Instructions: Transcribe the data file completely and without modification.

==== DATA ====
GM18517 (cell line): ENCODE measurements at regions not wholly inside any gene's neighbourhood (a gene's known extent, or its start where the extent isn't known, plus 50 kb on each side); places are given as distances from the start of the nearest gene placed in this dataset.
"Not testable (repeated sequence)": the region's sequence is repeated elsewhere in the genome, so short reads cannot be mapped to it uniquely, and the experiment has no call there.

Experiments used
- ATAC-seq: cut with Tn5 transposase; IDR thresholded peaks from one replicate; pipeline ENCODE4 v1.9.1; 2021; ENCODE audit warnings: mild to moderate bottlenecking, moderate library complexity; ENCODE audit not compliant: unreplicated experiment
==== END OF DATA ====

GM18517 (cell line): ENCODE measurements at regions not wholly inside any gene's neighbourhood (a gene's known extent, or its start where the extent isn't known, plus 50 kb on each side); places are given as distances from the start of the nearest gene placed in this dataset.
"Not testable (repeated sequence)": the region's sequence is repeated elsewhere in the genome, so short reads cannot be mapped to it uniquely, and the experiment has no call there.

Experiments used
- ATAC-seq: cut with Tn5 transposase; IDR thresholded peaks from one replicate; pipeline ENCODE4 v1.9.1; 2021; ENCODE audit warnings: mild to moderate bottlenecking, moderate library complexity; ENCODE audit not compliant: unreplicated experiment